At least 600 unmarked graves have been discovered at the side of a former residential school for Indigenous children in Canada.
It is the second time graves have been found in Saskatchewan as the country has been met with grief and outrage over one of the darkest chapters of its history.
Investigators discovered the graves at the Marieval Indian Residential School, which operated from 1899 to 1997, Chief Cadmus Delorme of the Cowessess First Nation, said on Thursday.
Mr Delmore said the graves were marked at one time, but the Roman Catholic Church that operated the school had removed the markers.
"The Pope needs to apologise for what happened," he said, before adding: "An apology is one stage in the way of a healing journey."
The Cowessess First Nation began a ground-penetrating radar search on June 2 - after the discovery of 215 unmarked graves at the Kamloops Residential School in British Columbia outraged the country.
Mr Delorme said the radar resulted in 751 "hits" which indicates at least 600 bodies were buried in the area.
"We want to make sure when we tell our story that we’re not trying to make numbers sound bigger than they are... I like to say over 600, just to be assured," Mr Delorme said.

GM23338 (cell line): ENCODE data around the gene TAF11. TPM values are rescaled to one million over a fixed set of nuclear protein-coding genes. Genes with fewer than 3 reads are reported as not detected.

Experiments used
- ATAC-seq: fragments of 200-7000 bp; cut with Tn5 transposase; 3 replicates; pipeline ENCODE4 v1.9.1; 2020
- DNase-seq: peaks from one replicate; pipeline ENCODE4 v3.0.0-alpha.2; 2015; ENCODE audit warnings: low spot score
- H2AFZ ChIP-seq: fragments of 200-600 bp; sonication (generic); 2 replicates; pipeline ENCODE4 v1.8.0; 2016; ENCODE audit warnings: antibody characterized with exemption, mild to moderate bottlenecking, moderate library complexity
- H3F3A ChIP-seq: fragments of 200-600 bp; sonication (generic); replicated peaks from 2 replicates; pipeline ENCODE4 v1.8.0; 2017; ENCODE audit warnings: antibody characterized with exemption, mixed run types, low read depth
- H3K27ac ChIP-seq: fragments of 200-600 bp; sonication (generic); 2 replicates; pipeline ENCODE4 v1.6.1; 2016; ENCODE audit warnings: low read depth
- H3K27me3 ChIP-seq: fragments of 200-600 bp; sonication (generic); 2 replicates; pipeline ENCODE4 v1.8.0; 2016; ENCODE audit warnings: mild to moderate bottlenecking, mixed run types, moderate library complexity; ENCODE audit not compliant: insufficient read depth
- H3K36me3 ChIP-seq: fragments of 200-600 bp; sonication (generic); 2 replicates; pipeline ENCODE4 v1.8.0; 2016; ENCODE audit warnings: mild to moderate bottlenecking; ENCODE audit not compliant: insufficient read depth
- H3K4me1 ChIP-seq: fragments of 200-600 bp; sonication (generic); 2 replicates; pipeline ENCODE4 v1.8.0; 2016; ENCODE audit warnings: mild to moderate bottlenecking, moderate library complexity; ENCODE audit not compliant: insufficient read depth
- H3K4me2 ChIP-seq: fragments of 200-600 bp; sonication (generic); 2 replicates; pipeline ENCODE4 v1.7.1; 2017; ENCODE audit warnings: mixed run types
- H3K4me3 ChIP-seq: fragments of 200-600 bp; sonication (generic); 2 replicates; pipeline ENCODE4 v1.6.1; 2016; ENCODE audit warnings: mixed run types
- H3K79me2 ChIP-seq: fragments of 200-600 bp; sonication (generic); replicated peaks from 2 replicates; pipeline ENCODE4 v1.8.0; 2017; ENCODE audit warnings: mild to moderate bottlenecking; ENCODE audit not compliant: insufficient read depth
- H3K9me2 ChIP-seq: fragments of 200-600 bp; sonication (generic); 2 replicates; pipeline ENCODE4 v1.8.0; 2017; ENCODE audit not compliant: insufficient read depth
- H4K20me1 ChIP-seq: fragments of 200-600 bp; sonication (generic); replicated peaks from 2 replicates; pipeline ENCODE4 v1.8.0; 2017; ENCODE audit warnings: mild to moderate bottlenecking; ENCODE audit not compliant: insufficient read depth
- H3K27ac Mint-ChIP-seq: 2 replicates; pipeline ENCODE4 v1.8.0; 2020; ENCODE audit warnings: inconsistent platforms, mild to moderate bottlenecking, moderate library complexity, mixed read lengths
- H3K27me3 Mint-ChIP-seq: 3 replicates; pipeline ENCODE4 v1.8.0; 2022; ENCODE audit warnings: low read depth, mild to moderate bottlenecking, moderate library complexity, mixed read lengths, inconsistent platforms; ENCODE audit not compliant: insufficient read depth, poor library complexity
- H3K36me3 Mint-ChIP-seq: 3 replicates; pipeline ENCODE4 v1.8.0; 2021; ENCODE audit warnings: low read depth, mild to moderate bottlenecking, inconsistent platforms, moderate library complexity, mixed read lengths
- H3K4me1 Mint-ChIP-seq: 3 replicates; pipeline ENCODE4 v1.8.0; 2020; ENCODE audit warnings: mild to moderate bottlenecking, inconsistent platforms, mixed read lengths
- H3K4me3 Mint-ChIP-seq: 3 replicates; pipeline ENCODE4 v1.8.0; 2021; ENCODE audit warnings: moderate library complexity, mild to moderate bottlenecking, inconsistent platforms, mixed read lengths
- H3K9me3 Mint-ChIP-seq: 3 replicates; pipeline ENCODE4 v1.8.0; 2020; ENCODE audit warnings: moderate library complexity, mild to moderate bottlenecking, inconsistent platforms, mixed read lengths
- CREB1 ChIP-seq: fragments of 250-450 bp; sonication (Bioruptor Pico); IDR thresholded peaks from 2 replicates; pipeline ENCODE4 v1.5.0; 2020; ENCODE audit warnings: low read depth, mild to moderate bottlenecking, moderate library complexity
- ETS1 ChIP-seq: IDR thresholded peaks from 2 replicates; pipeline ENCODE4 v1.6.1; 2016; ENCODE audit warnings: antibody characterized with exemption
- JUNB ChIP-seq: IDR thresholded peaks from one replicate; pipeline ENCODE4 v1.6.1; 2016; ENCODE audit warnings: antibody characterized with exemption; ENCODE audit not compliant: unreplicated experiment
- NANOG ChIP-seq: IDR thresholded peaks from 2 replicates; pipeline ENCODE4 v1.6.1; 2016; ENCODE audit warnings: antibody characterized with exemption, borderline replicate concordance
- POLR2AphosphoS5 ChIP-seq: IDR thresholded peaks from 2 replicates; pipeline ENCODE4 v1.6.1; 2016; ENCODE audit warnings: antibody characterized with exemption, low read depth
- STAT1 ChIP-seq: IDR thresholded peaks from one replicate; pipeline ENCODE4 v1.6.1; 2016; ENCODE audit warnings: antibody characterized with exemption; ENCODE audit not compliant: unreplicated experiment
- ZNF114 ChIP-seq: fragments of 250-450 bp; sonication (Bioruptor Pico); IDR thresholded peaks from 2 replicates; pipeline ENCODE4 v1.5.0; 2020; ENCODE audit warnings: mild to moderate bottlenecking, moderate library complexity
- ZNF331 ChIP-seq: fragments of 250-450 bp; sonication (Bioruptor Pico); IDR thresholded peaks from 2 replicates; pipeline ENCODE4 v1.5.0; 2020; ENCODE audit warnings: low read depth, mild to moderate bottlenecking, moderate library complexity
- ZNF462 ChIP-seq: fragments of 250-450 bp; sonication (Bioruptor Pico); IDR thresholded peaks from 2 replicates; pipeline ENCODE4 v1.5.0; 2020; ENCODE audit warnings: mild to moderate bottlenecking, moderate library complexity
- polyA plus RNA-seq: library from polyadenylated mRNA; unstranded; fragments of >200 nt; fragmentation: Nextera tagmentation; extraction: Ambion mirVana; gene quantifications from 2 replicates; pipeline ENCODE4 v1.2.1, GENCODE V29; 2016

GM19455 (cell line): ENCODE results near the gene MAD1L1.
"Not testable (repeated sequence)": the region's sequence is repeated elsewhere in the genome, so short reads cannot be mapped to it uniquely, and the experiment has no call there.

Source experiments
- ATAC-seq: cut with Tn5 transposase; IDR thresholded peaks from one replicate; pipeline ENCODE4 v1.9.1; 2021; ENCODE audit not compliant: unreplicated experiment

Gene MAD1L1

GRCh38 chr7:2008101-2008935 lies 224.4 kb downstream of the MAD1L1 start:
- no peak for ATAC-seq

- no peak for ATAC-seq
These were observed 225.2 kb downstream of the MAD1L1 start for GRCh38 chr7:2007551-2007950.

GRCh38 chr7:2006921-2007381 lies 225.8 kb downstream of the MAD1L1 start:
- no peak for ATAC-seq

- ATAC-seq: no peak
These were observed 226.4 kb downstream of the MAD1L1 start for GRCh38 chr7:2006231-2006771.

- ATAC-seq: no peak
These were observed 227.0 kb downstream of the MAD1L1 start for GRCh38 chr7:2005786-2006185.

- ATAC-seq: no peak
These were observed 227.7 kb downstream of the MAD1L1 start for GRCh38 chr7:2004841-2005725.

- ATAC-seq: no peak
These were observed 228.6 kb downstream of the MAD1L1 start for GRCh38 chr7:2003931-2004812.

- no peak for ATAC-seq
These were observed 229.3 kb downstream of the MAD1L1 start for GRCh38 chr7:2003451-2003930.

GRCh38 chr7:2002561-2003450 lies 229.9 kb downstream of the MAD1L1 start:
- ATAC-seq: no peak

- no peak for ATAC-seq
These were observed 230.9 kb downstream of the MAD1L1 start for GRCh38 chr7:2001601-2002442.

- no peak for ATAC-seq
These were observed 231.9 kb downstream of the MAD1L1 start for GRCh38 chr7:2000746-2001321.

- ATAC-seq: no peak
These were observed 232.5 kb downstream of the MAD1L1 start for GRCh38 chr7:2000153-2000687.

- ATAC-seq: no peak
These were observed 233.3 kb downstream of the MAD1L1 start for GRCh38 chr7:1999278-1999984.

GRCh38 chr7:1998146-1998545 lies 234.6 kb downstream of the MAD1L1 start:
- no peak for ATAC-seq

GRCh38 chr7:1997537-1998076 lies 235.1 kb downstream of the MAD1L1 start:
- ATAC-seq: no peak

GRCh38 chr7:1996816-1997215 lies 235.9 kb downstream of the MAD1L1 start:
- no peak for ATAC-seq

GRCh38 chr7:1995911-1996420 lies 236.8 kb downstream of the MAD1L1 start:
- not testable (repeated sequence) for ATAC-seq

He said the search continues and the radar hits will be assessed by a technical team and the numbers will be verified in coming weeks.
"This was a crime against humanity, an assault on First Nations," said Chief Bobby Cameron of the Federation of Sovereign Indigenous First Nations in Saskatchewan.
He said he expects more graves will be found on residential school grounds across Canada.
"We will not stop until we find all the bodies," he added.
Last month, the remains of 215 children, some as young as three years old, were found buried on the site of what was once Canada’s largest Indigenous residential school near Kamloops, British Columbia.
Following that discovery, Pope Francis expressed his pain over the discovery and pressed religious and political authorities to shed light on "this sad affair".
But he did not offer the apology sought by First Nations and by the Canadian government.
From the 19th century until the 1970s, more than 150,000 Indigenous children were forced to attend state-funded Christian schools, the majority of them run by Roman Catholic missionary congregations, in a campaign to assimilate them into Canadian society.
The Canadian government has admitted that physical and sexual abuse was rampant in the schools, with students beaten for speaking their native languages.